“I can’t really think of another example where the audience is encouraged to identify with a serial killer as a hero figure,” says David Schmid, associate professor of English at Buffalo University. “Dexter makes it completely safe and even admirable to identify with this character, and that’s quite a shift — it’s unprecedented.”
Scott Bonn, a sociologist at Drew University, is writing a book entitled Why We Love Serial Killers. He does find some precedents. He identifies Dexter with “enigmatic vigilantes played by Clint Eastwood in movies such as High Plains Drifter”, as well as with the Lone Ranger and Batman, all outsiders who deliver rough justice when established society fails. It is, indeed, noticeable that superhero films have increasingly darkened their characters, especially Batman.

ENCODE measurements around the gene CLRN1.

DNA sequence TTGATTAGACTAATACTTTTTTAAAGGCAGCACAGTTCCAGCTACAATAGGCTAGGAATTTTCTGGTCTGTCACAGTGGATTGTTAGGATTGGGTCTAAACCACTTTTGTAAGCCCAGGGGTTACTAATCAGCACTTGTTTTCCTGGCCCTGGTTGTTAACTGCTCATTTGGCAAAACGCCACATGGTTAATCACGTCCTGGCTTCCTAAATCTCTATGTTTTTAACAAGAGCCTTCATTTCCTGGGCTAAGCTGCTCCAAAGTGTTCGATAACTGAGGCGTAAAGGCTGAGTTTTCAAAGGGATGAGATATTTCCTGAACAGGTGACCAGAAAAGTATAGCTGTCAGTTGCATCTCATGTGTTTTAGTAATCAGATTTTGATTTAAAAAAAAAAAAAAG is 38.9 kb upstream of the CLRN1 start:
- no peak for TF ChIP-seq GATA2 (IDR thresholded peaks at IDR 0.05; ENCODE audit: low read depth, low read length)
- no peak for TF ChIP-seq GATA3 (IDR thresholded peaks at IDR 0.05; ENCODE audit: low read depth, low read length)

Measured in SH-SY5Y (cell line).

Schmid also points out the fundamental attraction of the avenging serial killer and/or psychopath as an ideal outsider figure who is, in spite of everything, freer than us. “They have always been fantasy figures, though we find this difficult to admit. Most of us live ordinary lives characterised by restrictions and obligations. A serial killer is not subject to any of these restrictions.”
In a crucial, comic sense, this was implicit in the idea of Dexter from the moment it crossed the mind of Jeff Lindsay, whose book inspired the show. He was addressing a Kiwanis Club business lunch when a terrible thought crossed his mind. “I was watching them give each other phoney smiles and pats on the back, and talking with food in their mouth, and the thought just popped into my head that serial murder isn’t really always a bad thing.”